Mr. Gabriel was one of the outstanding gospel song composers of the first part of the twentieth century. Raised on an Iowa farm, he took an early interest in music. When his family obtained a small reed organ, he soon taught himself to play it. At the age of 16 he began teaching singing schools, and his gift for composing was soon recognized. He wrote many gospel songs during his lifetime. Equally skilled at writing verse or composing music, he often supplied both. For a little more about him, see here.
Beginning in 1912, Charles Hutchinson Gabriel was associated with the Rodeheaver Publishing Company. His output was amazing. He edited 35 gospel song books, 8 Sunday School song books, 7 books for men’s voices, and 6 for ladies voices, 10 children’s song books, 19 collections of anthems and 23 cantatas. When he published his own songs, he sometimes used the pen name Charlotte G. Homer. Here is a sampling of his work, songs still in common use. (For those marked with an asterisk, Gabriel wrote only the music.)
As a Volunteer*
Dear Little Stranger
He Is So Precious to Me
He Lifted Me
I Need Jesus*
I’ll Go Where You Want Me to Go
Just When I Need Him Most*
More Like the Master
My Saviour’s Love (I stand amazed in the presence…)
O It Is Wonderful
O That Will Be Glory
Send the Light
Since Jesus Came Into My Heart*
Where the Gates Swing Outward Never
Space will not allow a consideration of all these songs here, but I would like to comment on one of them. My Saviour’s Love is a fine hymn of praise. But it suffers from one particular characteristic, the high quality of its tune. It is so singable, that it is not unusual for a congregation to run away with it, gaining almost breakneck speed! But that does not suit the text of several stanzas. When the hymn is hurried, the required mood of reverent awe is lost.
I have literally wept in services when the following words have been sung at a jaunty pace, seemingly without due regard for their meaning. A jolly, rollicking pace is virtually sacrilege here.
For me it was in the garden
He prayed: “Not My will, but Thine.”
He had no tears for His own griefs,
But sweat drops of blood for mine.
He took my sins and my sorrows,
He made them His very own;
He bore the burden to Calvary,
And suffered and died alone.
My counsel to song leaders is that you encourage the congregation to sing this hymn slowly and meditatively. The pace can be picked up appropriately with the last stanza.
(2) Today in 1959 – Haldor Lillenas Died
Lillenas was born in Norway, and was brought to America as a baby when his parents immigrated. After training, he became a pastor and an evangelist with the Nazarene denomination, but it is as a gospel song writer that he is best known today. In 1924 he founded the Lillenas Music Company.
Haldor Lillenas wrote about 4,000 song texts and tunes. Among the better known are: Jesus Will Walk with Me, The Bible Stands, Wonderful Peace (“Coming to Jesus, my Saviour, I found…”), and Wonderful Grace of Jesus.
The Bible Stands, written in 1917, provides a rousing affirmation of the Bible’s authority and certain endurance. It needs to be sung more widely than it has been, given the many attacks on the Word of God today.
The Bible stands like a rock undaunted
’Mid the raging storms of time;
Its pages burn with the truth eternal,
And they glow with a light sublime.
The Bible stands though the hills may tumble,
It will firmly stand when the earth shall crumble;
I will plant my feet on its firm foundation,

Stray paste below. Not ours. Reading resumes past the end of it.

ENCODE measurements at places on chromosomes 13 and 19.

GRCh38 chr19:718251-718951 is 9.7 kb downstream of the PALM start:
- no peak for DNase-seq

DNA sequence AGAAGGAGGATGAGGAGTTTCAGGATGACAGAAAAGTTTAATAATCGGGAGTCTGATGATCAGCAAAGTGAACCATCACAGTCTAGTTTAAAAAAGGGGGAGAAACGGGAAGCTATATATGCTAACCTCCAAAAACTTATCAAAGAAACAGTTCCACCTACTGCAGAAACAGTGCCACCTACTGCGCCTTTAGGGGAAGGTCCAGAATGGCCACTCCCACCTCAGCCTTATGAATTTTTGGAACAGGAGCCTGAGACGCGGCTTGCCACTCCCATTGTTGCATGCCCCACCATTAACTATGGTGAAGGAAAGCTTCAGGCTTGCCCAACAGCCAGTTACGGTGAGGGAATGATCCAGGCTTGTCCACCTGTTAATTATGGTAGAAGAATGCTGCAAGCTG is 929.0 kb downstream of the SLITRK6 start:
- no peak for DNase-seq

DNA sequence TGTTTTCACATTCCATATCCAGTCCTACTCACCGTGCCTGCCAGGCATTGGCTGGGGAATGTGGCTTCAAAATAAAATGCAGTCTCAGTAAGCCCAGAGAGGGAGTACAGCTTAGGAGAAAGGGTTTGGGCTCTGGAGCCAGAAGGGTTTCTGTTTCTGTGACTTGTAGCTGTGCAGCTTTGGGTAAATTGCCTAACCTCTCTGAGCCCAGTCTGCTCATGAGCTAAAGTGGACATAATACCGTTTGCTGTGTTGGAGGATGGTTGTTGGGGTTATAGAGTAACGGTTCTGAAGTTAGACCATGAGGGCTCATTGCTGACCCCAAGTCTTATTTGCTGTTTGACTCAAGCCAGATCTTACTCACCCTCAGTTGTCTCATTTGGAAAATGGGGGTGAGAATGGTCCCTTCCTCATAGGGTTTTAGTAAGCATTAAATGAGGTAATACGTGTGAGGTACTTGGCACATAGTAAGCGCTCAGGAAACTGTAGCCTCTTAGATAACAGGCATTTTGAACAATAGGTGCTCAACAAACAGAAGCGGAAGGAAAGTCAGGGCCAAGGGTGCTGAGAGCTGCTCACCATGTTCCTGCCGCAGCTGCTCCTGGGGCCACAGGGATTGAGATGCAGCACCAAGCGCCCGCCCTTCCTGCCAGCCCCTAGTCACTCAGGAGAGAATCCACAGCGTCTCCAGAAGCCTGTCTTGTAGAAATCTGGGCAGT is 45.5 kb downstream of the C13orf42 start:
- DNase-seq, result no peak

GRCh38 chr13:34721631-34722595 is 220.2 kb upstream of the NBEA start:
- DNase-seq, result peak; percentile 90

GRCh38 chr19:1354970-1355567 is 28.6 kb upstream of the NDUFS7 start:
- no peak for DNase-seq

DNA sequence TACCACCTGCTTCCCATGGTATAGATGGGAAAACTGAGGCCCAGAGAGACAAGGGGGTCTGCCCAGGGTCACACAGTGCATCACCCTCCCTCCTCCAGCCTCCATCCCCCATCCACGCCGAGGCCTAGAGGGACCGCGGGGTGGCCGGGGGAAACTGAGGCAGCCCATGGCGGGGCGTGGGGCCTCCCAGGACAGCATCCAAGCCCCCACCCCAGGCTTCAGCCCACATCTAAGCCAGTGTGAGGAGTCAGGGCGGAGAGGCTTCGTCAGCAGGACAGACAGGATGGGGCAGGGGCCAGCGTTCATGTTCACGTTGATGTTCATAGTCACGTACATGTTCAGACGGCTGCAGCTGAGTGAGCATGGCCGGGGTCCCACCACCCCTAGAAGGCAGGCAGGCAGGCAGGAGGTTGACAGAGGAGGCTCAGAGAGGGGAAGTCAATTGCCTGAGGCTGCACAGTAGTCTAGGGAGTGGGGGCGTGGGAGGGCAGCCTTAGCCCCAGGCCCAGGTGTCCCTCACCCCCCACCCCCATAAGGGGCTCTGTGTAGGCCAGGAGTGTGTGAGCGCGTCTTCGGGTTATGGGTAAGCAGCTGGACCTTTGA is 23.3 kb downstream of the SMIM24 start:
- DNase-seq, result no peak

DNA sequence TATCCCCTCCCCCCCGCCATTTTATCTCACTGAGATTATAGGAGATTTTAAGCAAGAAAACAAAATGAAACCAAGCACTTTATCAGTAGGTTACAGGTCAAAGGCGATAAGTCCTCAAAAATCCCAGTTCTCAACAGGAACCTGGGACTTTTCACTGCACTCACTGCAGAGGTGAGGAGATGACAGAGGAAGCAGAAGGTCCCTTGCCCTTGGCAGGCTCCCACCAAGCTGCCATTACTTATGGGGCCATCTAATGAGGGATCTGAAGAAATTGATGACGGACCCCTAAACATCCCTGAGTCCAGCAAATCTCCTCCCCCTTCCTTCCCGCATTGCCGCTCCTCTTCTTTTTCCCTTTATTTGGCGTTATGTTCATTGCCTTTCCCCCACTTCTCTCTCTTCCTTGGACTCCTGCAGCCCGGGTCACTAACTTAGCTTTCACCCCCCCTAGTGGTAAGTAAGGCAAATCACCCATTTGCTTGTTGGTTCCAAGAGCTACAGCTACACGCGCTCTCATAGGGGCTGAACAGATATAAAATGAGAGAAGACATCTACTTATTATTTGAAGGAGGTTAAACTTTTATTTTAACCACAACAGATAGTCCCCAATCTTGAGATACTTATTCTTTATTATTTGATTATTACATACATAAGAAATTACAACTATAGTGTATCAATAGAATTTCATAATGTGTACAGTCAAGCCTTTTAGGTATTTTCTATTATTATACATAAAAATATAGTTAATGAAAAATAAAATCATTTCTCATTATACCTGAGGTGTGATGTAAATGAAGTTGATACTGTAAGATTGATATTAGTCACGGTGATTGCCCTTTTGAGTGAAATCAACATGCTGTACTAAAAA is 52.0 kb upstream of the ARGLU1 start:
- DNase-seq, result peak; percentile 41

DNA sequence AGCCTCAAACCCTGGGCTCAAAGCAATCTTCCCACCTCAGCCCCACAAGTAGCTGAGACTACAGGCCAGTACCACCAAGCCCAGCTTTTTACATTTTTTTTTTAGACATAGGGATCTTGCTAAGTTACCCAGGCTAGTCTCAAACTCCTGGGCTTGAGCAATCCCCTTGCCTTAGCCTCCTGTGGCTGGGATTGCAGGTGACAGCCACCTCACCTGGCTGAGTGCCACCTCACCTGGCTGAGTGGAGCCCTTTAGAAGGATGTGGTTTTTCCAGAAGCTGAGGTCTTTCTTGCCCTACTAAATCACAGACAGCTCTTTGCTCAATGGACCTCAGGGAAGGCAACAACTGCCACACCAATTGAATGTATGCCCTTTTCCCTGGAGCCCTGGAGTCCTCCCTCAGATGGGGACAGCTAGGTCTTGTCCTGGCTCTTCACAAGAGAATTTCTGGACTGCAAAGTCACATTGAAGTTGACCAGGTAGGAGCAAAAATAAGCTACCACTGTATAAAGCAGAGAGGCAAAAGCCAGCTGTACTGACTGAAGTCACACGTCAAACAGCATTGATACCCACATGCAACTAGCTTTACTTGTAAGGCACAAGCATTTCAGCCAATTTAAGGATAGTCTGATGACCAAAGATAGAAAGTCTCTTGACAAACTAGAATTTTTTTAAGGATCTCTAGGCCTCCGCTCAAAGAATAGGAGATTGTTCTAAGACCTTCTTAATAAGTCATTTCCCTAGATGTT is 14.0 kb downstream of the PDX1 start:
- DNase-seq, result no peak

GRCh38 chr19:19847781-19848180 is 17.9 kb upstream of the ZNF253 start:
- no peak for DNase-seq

For the Bible stands.
Wonderful Grace of Jesus was written as a choral selection, but a medium-sized congregation can learn it and sing it with profit. If you are teaching it, it would be helpful to have a choir or small group introduce it in order to help the congregation sort out the men’s and ladies’ parts in the chorus. We need to celebrate God’s saving grace.
The following example is taken a little too quickly. No need to race it. And the interjected “Amens,” etc. along the way are simply expressions of Pentecostal exuberance. We don’t do that in our church, but I appreciate their enthusiasm.
(3) Today in 1972 – Ruth Jones Died
One day in 1943, when the War was at its height, Ruth Caye Jones (affectionately known as Mother Jones) was meditating on the words of Second Timothy 3:1, “Know this, that in the last days perilous times will come”–perilous, meaning troublesome, harsh, dangerous times! That certainly describes 1943, she thought. With a war on, the daily newspaper seemed to present a litany of bad news. But the Lord gave her a message of hope and challenge, In Times Like These.
Taking a small pad from her apron pocket, she jotted down the words of a song. A self-taught organist and pianist, with no formal musical training, she wrote the tune as well! (It was only in later years she realized the first four notes of her song about “time” matched the “ding … dong … dong … dong” of their clock in the living room, chiming the passing hours!)
The wife of Pastor Bert Jones, and mother of five children, she and her family had a unique ministry. A radio program was developed in 1948 called “A Visit With the Joneses,” which enabled those who tuned in to meet with them for family devotions week by week. Originally, the plan was to transmit the program from the radio station. But days before the first broadcast the station manager suggested using the phone lines to bring it to the listening audience directly from the Jones’s home. It worked so well the “visit” became popular for the next 55 years!
In times like these you need a Saviour,
In times like these you need an anchor;
Be very sure, be very sure
Your anchor holds and grips the solid Rock!
This Rock is Jesus, yes, He’s the One;
This Rock is Jesus, the only One!
Be very sure, be very sure
Your anchor holds and grips the solid Rock.